Blowfish: A Private Life in Public Relations – Episode V
Recap: Jack Vance, the colorful CEO of Blowfish Communications, has been hired to engineer the launch of VGlobe a new online video network. He has just explained the premise of a program that will put the network on the map: “Some Will Die” – a reality weight loss program engineered to render all contestants dead.
Vance was ready to sit down. Between the excitement of closing this morning’s deal followed by a constant stream of drugs and alcohol, the firing of Tom Agness and the presentation to his Group of Eight, now seven, the middle aged Vance’s body was ready to listen for a few minutes. On top of that, the room was starting to spin.
“Any questions?” he asked before sliding into the cool, cushioned embrace of his chair.
Bill Neville, his Blowfish media relations director, stood up.
“Not a question, a comment. I have been through a lot of campaigns with this agency, several coming close to what I would call a personal ethical breach. But this…”
Vance cut him off.
“Spare us the press conference Bill – you want to quit – there’s the door. I’ll have Pamela send you two week’s pay and you can keep your stock.”
Neville had been waiting for the moment to give his speech for months now. It was just like Vance to pour jello on his campfire. What an asshole. Leaving this place under his own steam felt like walking from a urine shower into a rainforest. At least he wasn’t being tasered out like Agness.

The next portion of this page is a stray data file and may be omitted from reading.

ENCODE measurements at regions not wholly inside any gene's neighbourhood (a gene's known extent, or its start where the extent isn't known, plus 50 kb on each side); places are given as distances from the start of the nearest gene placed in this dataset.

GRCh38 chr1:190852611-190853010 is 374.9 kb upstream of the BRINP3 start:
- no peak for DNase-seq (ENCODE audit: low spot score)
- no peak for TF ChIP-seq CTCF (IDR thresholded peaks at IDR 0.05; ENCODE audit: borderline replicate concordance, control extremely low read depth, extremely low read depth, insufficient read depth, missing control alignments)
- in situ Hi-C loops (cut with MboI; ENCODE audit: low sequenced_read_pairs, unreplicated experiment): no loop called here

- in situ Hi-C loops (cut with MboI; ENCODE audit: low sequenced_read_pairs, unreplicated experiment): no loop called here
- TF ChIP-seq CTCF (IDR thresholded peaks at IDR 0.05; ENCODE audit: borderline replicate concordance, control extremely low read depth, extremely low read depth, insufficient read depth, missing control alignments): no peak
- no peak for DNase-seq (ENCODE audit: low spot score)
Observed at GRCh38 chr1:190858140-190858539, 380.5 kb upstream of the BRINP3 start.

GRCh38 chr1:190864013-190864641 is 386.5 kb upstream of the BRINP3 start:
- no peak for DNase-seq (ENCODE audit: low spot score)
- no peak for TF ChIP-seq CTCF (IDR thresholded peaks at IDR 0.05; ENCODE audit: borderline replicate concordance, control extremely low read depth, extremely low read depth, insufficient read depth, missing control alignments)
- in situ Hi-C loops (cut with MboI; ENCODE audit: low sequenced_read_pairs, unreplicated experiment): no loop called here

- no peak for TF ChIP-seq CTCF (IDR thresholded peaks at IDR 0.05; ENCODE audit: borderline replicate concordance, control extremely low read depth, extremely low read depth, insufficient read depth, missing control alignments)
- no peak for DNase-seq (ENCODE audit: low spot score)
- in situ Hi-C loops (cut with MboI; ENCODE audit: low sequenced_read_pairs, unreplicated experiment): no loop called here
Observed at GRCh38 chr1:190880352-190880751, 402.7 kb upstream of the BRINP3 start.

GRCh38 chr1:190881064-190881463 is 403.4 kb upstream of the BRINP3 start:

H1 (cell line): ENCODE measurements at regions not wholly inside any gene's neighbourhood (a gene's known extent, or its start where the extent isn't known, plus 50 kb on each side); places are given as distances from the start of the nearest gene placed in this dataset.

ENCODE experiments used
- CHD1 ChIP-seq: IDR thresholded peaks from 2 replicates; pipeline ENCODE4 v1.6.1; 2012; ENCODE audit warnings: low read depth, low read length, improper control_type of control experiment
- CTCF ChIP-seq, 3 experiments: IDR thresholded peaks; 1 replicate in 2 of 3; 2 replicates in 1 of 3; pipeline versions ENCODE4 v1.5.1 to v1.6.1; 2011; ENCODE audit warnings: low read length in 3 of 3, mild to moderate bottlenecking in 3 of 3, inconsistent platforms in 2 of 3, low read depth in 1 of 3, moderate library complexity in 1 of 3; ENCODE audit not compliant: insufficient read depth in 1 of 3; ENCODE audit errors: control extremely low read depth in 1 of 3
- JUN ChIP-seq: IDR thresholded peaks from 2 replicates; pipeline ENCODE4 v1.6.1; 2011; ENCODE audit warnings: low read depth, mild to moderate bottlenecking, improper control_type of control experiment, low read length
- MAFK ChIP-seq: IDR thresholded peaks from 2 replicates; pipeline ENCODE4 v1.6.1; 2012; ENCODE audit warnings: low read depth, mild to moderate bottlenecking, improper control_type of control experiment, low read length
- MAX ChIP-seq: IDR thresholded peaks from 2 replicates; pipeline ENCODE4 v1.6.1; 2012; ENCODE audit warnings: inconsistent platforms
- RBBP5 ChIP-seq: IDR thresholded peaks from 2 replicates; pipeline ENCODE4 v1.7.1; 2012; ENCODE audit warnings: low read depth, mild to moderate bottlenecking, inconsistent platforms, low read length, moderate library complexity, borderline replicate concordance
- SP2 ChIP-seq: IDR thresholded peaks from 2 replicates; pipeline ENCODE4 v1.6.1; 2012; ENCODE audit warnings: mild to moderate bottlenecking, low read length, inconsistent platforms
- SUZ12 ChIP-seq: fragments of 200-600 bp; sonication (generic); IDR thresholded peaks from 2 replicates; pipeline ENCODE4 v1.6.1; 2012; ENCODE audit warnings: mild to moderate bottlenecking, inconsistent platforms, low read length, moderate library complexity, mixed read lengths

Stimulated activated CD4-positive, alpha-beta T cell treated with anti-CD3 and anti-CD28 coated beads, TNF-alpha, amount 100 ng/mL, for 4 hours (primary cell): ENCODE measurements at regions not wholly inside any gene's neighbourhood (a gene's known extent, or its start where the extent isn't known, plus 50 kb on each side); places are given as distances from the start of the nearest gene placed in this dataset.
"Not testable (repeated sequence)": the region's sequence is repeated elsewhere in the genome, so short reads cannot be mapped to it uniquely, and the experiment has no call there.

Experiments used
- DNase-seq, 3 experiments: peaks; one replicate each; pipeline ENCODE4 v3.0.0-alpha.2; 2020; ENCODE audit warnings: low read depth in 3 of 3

“And don’t forget that NDA you signed; a peep of this goes anywhere and our attorney, Mr. Gould, will be giving your attorney, Mr. ‘I’ll-have -to -look in the phone book and find somebody’, a call.”
Vance felt that Neville lacked the killer instinct that would take Blowfish to the next level. That was a pity; he had snatched him from Newt Gingrich’s New Nixonian party and figured that lying to the press was in his job description. Next time, he’d get a psychoanalyst to screen his applicants more closely. True public relations requires a disposition to sociopathological behavior and Neville just never had that spark. He’d handle the press himself on this one.
Vance summoned his security guard in for the second time this morning, hoping that he was done with the revolving door of departure.
He took stock of the remnants of his team: Naomi, Jimmy Wells, Peggy Bump, Mayhew, Stanley Best and himself. Well, it was a group of six now, and it was time to execute. He looked at Mayhew.
“I need the right face behind this campaign – someone that represents toughness, fitness, bad assed-ness; someone who will have no problem working people to death. Suggestions?”
The War Room screen slowly populated with images, from Arnold Schwarzenegger to Lance Armstrong to Roland Emory, reflecting the question that Vance had posed. Predictably, Jimmy Wells raised his hand.
“Bill Goldberg.” An image popped up on a side monitor and the program created a list of professional wrestlers. Bill Goldberg’s bio populated the screen.
“Jesse Ventura,” offered Bill Mayhew. Vance looked over at him. “Do I see a theme here? These guys are about as controversial as a Geritol shake.” The room was beginning to get blurry; a combination of his recreational ingestions and the actual work that had to be conducted on the candidate had extinguished what was left of his waning adrenaline flow. He head was heavy, so he let it rest in his hands. Then his hands became heavy so he placed the side of his face on the cool screen in front of him on the War Room table. The level of conversation rose in the room and he closed his eyes, just for a second.